I have and continue to study trauma and the latest research and clinical approaches to healing it.  My latest therapist, whom I chose based on his PhD in neuroscience, specializes in extreme trauma and trauma recovery.  I’ve put in years of work around recovery over the years, but I have never been able to shake this sort of hypervigilance.  None of the clinicians I’ve seen has addressed it adequately.  Frankly, that’s not good enough for me.  I don’t want to manage this.  I want to cure it.  So, how?

Let’s start with a premise.  I postulated that PTSD (and even C+PTSD) is an adaptation that enables survival.  It is not a disorder in terms of a mental illness diagnosis even though it exists in the DSM-V.  It is an expression of a human’s ability to adapt and survive even the most extreme circumstances.  After all, all people with PTSD have one thing in common–we all survived.  That is nothing to sneeze at.  That is actually a very big deal.  My therapist agreed with all of the above.  This is a point of view that is emerging in the clinical field.

There are people who can become very protective of the idea of hypervigilance and any other PTSD experiences as a pathology, and that is understandable.  Chronic PTSD can be disabling and create a strong feeling of “otherness”.  It can be the cause of extreme ontological alienation.  I’ve been there.  If it’s viewed as a pathology, however, which is what a disorder is, then it can’t be fully healed in a meaningful way.  We develop coping strategies in order to manage pathologies.  The Western Cartesian model of viewing and treating human beings and their pathologies doesn’t function from a “cure” paradigm.  I am, however, very tired of coping with hypervigilance.  I want a more elevated life experience.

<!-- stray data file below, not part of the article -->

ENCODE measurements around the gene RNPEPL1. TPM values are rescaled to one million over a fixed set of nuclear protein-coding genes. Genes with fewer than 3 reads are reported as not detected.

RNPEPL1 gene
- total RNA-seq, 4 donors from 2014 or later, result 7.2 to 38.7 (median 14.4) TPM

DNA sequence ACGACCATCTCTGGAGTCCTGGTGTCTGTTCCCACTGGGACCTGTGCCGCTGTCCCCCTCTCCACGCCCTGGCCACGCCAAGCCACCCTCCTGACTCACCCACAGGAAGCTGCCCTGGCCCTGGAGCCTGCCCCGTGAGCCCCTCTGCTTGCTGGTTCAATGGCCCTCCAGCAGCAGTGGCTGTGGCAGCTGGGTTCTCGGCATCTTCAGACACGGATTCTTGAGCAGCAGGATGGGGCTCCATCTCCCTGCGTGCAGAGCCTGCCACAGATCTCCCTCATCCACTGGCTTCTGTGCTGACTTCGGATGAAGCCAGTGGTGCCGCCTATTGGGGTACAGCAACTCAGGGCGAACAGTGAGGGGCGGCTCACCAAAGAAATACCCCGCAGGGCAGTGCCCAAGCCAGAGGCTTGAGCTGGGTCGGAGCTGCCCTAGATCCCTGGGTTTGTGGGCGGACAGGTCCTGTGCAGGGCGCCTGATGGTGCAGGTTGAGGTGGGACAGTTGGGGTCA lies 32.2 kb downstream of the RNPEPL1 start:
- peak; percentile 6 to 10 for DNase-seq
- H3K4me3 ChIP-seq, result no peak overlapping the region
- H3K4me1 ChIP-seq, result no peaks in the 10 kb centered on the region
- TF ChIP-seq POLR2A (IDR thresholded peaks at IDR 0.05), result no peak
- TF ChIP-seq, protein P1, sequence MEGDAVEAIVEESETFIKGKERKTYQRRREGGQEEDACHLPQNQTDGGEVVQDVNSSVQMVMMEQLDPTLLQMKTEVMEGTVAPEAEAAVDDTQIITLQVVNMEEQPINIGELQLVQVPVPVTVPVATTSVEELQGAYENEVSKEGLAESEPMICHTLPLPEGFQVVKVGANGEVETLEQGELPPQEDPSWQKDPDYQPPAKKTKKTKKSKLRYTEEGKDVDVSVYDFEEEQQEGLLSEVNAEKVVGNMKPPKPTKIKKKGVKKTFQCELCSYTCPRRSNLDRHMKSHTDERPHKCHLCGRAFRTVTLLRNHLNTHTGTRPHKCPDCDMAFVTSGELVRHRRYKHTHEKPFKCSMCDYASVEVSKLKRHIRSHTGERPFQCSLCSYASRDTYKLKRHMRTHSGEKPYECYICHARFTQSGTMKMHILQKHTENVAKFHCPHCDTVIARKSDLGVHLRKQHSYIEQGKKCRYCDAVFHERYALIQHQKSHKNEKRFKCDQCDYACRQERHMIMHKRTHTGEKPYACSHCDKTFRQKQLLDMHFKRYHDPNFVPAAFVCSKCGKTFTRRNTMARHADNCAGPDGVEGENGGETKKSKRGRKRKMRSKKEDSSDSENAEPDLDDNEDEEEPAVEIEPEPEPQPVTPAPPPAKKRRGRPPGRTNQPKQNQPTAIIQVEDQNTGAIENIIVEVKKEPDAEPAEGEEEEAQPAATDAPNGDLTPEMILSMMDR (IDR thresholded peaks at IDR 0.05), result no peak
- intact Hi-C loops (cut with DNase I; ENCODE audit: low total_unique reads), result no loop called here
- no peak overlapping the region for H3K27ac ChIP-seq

I’m going to be blunt for a moment to prevent any accusatory emails.  This blog is almost seven-years old.  I can’t expect anyone to know what I mean by “trauma” in terms of my personal experiences because who has time to read all the contents and therein my background? At the same time, I don’t think that anyone should have to take out their Trauma and Suffering CV in order to gain credibility or gravitas, thus, permitting them to contribute to the larger discussion.  At the same time, I understand the urge to desire that.  People find it difficult to listen to another person’s opinions on something so personal as recovering from trauma without epistemic trust.  I thoroughly relate to this. I don’t like to be lectured on how to manage my fear by someone who has never been through anything terrible.  You need the epistemological connection.

So, for the record, I know trauma.  I’ve experienced incest, a childhood of systematic and ritualized sexual, verbal, emotional, spiritual, and physical abuse.  I was abducted and trafficked across the country.  I have lived most of my life in fear of someone.  Being found.  Being killed.  I have survived a highly unusual set of highly traumatic circumstances all of which represent extremes.  I should not be alive.  I know all about law enforcement. the realities of not getting justice, and keeping secrets.  So, when I write about recovering from trauma, what it looks like, how to do it, what’s hard about it, stalling out, and the next steps, I do not write about it from a removed, academic place.  I write about it from the arena.  I’m down there with you, taking ground and keeping it.  Sometimes I’m just trying to keep the ground I’ve got.